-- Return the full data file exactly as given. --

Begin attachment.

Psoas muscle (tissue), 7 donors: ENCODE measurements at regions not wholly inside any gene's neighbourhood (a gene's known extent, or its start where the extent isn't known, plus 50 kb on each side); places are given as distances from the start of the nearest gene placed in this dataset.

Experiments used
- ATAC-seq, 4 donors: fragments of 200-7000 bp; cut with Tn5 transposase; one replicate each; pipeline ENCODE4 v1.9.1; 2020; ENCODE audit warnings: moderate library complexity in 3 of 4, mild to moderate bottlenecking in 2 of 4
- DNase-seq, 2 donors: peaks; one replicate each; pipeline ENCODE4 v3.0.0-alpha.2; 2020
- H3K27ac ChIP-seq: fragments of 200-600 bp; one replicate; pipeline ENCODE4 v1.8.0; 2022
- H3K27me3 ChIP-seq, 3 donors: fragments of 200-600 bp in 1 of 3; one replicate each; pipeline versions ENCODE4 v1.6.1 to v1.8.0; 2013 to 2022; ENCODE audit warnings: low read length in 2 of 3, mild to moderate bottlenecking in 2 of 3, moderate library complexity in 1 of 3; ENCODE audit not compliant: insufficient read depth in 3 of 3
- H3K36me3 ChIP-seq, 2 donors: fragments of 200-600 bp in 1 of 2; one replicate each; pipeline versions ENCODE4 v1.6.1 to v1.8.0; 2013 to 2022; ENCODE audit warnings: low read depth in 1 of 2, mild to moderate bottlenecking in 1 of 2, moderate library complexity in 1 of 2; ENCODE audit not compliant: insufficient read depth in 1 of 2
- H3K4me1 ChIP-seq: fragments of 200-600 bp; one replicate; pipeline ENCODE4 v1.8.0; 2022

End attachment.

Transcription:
Psoas muscle (tissue), 7 donors: ENCODE measurements at regions not wholly inside any gene's neighbourhood (a gene's known extent, or its start where the extent isn't known, plus 50 kb on each side); places are given as distances from the start of the nearest gene placed in this dataset.

Experiments used
- ATAC-seq, 4 donors: fragments of 200-7000 bp; cut with Tn5 transposase; one replicate each; pipeline ENCODE4 v1.9.1; 2020; ENCODE audit warnings: moderate library complexity in 3 of 4, mild to moderate bottlenecking in 2 of 4
- DNase-seq, 2 donors: peaks; one replicate each; pipeline ENCODE4 v3.0.0-alpha.2; 2020
- H3K27ac ChIP-seq: fragments of 200-600 bp; one replicate; pipeline ENCODE4 v1.8.0; 2022
- H3K27me3 ChIP-seq, 3 donors: fragments of 200-600 bp in 1 of 3; one replicate each; pipeline versions ENCODE4 v1.6.1 to v1.8.0; 2013 to 2022; ENCODE audit warnings: low read length in 2 of 3, mild to moderate bottlenecking in 2 of 3, moderate library complexity in 1 of 3; ENCODE audit not compliant: insufficient read depth in 3 of 3
- H3K36me3 ChIP-seq, 2 donors: fragments of 200-600 bp in 1 of 2; one replicate each; pipeline versions ENCODE4 v1.6.1 to v1.8.0; 2013 to 2022; ENCODE audit warnings: low read depth in 1 of 2, mild to moderate bottlenecking in 1 of 2, moderate library complexity in 1 of 2; ENCODE audit not compliant: insufficient read depth in 1 of 2
- H3K4me1 ChIP-seq: fragments of 200-600 bp; one replicate; pipeline ENCODE4 v1.8.0; 2022